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I've always been a fan of EC Comics' style of taking the structure of a fable or parable and put a grotesque but campy horror spin on it. Of course most audiences' entry point for anything related to EC Comics is the Tales From The Crypt series, which adapted many of the stories published under the same name by EC. Creepshow isn't directly connected to EC, but is a loving and fun homage from two kids who grew up on it and then became powerhouses in the horror genre, George Romero and Stephen King. You can't find a better combination for horror royalty, especially during the early ‘80s. Split into five short films, Creepshow is an anthology project that follows in the EC Comics' formula; setting up horrible people doing horrible things, only for supernatural karma to come back to bite them in the ass in increasingly ironic ways.
The first short is the one that resembles a campfire story the most. It's about the offspring of a dead rich man who was abusive to his family when he was alive. The greedy kids want their father's will all to themselves, so they show up at his mansion to pretend to celebrate Father's Day, also the title of the short. The grotesque undead twist is predictable, but the campy over-the-top tone, and a young Ed Harris awkwardly dancing to disco keep us entertained.
The second short goes full into slapstick mode, as a hillbilly played with perfect mugging and scenery chewing by Stephen King finds a meteor and dreams about making a fortune out of it. This is basically a live action cartoon with some R-rated violence. It's short and sweet, kind of a transitional piece.
The third short is the one that follows the typical EC Comics structure, with a bad man getting his comeuppance the same way he tortured other people. Leslie Nielsen as a psychotic rich man plans some exquisitely cruel torture for Ted Danson's character, who's sleeping with his wife. The twist is easy to predict again, but the fun Nielsen has with the sheer evilry of his character keeps things fun.
The fourth is the longest and the least effective. It's about a yeti-like creature hiding inside a crate in a university. A team of professors find the crate with increasingly violent results. There's a theme of revenge against one of the professors' (Hal Holbrook) obnoxious alcoholic wife, brought to life by Adrienne Barbeau who tries a bit too hard to come across as a cartoonish villain. This section goes on for far too long, and is anti-climactic. Tom Savini's make-up in the film is exquisite, but his design for the yeti isn't very creative.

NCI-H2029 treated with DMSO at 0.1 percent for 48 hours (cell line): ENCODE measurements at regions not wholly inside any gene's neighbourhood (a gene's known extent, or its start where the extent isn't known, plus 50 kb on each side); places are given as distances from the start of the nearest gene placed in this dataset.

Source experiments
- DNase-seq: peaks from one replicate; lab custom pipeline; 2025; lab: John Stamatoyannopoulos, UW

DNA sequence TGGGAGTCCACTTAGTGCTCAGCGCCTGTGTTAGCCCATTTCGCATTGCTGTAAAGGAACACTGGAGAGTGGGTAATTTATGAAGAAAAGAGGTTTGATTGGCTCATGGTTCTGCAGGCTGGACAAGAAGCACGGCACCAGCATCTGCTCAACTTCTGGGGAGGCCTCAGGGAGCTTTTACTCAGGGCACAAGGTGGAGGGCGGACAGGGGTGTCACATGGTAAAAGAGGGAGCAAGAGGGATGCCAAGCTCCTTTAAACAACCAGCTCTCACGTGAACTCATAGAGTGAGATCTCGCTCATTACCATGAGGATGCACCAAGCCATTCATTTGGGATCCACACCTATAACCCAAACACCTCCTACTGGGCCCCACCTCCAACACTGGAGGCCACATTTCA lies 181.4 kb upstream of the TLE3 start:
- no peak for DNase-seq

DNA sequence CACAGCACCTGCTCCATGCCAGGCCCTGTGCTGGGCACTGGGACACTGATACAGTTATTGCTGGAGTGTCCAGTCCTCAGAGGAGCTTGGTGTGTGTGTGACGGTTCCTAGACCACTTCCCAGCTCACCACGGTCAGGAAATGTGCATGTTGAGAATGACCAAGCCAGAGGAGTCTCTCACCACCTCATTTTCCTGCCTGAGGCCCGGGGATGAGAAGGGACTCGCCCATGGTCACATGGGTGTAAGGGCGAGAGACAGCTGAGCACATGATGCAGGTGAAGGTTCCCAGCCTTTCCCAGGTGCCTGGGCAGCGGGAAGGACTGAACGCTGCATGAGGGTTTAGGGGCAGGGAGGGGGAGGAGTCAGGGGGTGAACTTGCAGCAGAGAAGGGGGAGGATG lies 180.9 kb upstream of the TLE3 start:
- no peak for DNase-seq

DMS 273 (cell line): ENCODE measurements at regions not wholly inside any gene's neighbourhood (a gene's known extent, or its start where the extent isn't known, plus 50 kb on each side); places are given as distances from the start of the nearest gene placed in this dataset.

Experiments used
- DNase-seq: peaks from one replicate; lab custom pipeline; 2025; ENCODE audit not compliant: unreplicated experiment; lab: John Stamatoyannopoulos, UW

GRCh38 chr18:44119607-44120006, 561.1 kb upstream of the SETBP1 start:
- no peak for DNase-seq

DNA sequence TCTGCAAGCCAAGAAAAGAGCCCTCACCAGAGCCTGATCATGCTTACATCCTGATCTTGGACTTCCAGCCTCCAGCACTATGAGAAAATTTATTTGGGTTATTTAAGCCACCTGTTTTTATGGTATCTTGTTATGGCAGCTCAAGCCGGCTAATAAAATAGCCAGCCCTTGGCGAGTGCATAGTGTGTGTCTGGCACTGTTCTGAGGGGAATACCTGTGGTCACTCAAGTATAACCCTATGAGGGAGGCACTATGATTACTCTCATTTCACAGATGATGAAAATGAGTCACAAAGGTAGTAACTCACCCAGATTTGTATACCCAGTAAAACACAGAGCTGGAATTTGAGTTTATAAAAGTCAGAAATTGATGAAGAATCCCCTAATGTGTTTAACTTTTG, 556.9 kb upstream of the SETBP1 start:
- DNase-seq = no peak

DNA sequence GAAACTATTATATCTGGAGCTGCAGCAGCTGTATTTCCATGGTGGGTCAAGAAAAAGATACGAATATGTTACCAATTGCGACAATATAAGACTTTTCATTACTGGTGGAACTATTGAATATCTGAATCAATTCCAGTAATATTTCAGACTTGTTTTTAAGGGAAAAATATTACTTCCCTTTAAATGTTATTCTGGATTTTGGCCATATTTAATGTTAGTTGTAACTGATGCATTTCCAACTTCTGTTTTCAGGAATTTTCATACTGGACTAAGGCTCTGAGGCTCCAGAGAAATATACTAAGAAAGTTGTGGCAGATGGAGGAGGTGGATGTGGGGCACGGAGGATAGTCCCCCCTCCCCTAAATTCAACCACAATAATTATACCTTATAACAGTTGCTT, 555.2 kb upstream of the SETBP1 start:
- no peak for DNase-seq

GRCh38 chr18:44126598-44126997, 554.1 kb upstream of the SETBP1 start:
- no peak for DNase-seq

The fifth is the best short. It's a haunting and spooky chamber piece about a cruel rich old man (The pattern of rich old men as villains concludes), played with great determination by legendary character actor E.G. Marshall, who locks himself in his clinically clean apartment because he's a germaphobe. Romero's trademark use of tension is perfect here, as the old man has to face his ultimate nightmare. Those afraid or disgusted by cockroaches might want to skip this one.
Creepshow's unique comic book aesthetic is full of sudden flood lights filling the screen with crimson, blues, and greens. So the biggest danger in the video transfer would be color bleeding. Shout Factory's new 4K scan and 1080p transfer passes that with flying colors, with distinct colors and a crisp look.
The DTS-HD 5.1 track, although lacking in a lot of surround presence, except when it comes to the gothic score, is vibrant enough to accentuate the film's self-aware goofy tone.
Commentaries: We get three informative commentaries by a wide array of cast and crew members.
Terror and the Three Rivers: A roundtable discussion with some cast and crew associated with the film. We don't get the heavy hitters here, except for Tom Savini, so for hard core fans only.
Comic Book Look: The costume designer talks about some of the over the top choices.
Ripped from the Pages: An interview with the animator who created the brief animated sequences.
Colors of Creepshow: An in-depth look into the new restoration.
Into The Mix: An interview with the sound re-recordist. Another one for hard core fans.
Mondo Macabre: Mondo, a company known for their creative posters, show off their Creepshow designs.
Collecting Creepshow: An interview with a superfan who collects Creepshow memorabilia.
Behind the Scenes: Video from the production by Tom Savini.
Horror's Hallowed Grounds: This seems to appear in every Scream Factory release. The featurette visits locations from the film and see how they changed over the years.
We also get Deleted Scenes, Trailers, TV and Radio Spots, and Still Galleries.
Even though it's not entirely innovative and is paced awkwardly thanks to the fourth short, Creepshow is the perfect choice for those looking for that spooky yet a bit goofy campfire story fun. Scream Factory presents the ultimate home video experience for fans.
Oktay Ege Kozak is a film critic and screenwriter based in Portland, Oregon. He also writes for The Playlist, The Oregon Herald, and Beyazperde.com